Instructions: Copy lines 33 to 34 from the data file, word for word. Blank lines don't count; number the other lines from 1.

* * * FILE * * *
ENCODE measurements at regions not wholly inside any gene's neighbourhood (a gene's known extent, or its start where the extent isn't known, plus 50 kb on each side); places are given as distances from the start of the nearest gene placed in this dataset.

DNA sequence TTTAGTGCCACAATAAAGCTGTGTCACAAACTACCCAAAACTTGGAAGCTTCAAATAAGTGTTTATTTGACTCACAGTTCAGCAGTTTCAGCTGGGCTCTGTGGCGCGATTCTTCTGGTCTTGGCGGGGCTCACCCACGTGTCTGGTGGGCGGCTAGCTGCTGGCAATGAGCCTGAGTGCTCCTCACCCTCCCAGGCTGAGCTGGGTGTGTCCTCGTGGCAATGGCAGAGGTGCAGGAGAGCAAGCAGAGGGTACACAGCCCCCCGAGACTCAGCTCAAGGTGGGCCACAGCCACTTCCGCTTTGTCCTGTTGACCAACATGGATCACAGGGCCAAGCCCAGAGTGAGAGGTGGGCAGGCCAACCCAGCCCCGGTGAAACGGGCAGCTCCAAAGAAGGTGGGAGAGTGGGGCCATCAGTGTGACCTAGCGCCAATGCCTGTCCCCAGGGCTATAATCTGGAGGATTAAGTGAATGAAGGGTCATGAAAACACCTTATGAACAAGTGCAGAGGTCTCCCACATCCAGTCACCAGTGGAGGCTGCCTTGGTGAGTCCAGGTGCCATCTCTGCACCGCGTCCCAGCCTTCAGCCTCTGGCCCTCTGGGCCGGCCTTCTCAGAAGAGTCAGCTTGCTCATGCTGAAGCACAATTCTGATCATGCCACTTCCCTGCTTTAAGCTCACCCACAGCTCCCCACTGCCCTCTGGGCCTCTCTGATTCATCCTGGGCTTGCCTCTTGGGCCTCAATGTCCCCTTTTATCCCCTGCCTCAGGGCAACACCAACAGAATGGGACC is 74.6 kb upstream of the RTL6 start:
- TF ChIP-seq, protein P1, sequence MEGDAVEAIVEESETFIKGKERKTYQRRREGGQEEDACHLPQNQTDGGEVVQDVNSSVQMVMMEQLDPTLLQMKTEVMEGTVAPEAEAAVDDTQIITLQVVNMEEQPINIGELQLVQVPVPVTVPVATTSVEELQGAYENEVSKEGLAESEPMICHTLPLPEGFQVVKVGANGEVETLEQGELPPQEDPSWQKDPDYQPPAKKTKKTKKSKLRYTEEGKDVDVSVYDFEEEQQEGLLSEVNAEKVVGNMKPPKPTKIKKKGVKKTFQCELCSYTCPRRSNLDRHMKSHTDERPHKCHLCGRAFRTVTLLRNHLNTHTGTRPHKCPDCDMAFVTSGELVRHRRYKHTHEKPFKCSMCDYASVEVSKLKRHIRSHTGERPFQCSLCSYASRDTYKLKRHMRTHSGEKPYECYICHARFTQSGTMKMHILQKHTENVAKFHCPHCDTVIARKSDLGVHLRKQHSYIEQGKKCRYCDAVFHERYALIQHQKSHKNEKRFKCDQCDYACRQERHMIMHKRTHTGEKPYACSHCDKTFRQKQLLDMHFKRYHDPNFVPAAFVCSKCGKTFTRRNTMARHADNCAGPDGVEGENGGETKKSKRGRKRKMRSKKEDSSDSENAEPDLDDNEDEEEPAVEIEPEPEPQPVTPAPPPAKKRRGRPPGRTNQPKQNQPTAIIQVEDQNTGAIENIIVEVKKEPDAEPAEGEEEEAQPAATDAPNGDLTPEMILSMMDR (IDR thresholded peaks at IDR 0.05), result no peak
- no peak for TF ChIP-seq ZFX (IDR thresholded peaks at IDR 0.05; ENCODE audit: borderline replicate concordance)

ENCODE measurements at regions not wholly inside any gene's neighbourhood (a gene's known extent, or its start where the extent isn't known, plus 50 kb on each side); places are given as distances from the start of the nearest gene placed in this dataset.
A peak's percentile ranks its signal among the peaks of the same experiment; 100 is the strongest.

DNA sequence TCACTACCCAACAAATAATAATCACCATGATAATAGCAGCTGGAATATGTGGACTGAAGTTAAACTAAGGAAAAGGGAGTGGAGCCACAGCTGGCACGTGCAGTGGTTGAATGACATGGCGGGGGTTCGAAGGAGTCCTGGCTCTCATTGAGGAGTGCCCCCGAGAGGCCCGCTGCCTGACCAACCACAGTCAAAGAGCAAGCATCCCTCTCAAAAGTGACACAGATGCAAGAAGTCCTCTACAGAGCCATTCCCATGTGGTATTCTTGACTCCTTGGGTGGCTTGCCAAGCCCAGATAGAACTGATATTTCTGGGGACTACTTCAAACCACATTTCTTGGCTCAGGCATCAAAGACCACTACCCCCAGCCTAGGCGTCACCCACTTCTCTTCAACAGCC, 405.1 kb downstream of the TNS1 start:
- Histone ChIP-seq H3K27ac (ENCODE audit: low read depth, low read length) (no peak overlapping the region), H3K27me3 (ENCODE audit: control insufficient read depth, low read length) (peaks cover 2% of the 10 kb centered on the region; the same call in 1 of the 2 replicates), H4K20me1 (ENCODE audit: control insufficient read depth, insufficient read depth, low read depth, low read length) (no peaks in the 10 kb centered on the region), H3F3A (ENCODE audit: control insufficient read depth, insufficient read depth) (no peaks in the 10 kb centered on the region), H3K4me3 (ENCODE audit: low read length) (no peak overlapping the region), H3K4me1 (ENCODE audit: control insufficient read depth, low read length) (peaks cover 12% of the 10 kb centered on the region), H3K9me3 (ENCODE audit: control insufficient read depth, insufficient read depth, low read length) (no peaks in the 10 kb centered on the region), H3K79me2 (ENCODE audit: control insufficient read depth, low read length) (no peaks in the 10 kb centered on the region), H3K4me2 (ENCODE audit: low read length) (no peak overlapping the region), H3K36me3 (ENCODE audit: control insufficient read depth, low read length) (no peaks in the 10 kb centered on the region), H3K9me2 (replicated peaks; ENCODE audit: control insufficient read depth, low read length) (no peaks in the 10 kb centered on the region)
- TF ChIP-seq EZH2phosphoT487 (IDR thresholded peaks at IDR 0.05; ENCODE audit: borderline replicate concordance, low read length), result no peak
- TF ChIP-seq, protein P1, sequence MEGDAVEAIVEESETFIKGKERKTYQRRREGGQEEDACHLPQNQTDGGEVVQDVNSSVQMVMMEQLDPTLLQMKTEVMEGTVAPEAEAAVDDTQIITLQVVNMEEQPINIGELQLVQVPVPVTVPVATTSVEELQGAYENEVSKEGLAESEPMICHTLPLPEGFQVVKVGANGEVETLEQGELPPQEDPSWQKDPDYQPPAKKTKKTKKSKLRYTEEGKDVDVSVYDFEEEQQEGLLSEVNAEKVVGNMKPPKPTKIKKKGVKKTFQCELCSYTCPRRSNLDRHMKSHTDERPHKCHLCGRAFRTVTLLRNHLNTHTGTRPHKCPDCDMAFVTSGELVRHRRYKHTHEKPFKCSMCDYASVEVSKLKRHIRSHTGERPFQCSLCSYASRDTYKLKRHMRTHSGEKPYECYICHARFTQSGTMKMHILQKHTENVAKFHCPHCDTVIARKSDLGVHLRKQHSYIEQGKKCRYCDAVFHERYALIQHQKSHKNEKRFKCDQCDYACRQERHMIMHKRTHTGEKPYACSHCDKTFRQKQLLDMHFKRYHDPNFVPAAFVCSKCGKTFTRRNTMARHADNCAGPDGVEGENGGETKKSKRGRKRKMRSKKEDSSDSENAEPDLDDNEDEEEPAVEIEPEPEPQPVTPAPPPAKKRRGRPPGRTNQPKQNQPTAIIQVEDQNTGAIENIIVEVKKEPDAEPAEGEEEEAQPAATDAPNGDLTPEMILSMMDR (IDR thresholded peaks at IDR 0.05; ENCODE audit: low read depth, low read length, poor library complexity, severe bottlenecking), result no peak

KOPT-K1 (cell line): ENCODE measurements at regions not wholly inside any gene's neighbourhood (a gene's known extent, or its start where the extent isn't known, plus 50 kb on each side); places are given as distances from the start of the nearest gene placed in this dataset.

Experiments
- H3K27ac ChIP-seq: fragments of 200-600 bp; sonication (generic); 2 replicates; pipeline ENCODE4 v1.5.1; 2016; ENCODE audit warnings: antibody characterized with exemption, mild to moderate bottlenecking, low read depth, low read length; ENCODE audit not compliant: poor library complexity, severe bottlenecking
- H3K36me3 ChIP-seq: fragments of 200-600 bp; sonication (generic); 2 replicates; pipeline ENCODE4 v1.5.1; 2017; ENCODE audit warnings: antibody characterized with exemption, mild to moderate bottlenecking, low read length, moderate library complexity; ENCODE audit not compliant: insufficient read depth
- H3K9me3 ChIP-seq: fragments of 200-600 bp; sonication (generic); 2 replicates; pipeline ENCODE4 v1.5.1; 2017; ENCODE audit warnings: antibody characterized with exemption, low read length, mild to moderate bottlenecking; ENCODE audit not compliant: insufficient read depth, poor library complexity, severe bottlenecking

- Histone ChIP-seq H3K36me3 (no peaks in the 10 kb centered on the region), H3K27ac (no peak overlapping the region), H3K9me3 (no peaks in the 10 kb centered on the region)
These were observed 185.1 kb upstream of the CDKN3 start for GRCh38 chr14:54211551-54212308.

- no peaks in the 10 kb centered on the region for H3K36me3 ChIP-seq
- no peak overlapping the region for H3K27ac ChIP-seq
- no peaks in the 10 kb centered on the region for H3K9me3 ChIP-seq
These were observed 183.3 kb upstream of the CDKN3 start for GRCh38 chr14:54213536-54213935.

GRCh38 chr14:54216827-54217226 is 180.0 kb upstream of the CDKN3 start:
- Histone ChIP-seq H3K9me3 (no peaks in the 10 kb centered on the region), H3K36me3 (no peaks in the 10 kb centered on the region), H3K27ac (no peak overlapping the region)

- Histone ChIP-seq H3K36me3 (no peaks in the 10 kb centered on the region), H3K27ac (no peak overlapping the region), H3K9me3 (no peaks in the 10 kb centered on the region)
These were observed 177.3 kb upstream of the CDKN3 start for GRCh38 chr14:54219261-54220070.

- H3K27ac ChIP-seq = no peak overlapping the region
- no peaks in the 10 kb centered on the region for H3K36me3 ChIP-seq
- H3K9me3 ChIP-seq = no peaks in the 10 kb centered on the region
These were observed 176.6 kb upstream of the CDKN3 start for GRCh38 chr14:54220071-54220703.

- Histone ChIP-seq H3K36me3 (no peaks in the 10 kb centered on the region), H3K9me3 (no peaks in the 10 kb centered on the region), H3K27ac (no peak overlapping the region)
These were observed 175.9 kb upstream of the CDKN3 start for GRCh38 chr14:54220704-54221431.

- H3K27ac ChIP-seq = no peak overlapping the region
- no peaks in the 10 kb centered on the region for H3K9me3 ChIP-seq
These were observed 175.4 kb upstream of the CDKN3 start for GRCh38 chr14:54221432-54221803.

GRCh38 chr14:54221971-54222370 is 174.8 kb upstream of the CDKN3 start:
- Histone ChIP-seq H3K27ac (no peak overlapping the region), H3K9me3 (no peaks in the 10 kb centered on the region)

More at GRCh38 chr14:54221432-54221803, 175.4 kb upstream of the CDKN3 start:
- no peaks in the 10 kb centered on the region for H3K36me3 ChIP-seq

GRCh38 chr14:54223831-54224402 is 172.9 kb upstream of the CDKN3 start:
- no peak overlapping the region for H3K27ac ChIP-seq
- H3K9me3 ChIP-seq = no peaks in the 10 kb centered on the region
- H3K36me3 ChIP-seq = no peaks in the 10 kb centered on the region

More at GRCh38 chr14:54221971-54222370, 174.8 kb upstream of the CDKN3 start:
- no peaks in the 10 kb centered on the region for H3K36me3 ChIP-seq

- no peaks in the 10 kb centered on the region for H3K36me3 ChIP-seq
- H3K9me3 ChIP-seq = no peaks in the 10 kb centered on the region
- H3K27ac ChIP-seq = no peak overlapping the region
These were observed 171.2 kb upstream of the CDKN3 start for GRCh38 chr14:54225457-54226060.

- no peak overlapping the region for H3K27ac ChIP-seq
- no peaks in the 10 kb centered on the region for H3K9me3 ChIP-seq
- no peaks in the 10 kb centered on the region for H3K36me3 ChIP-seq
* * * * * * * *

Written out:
- no peaks in the 10 kb centered on the region for H3K9me3 ChIP-seq
These were observed 175.4 kb upstream of the CDKN3 start for GRCh38 chr14:54221432-54221803.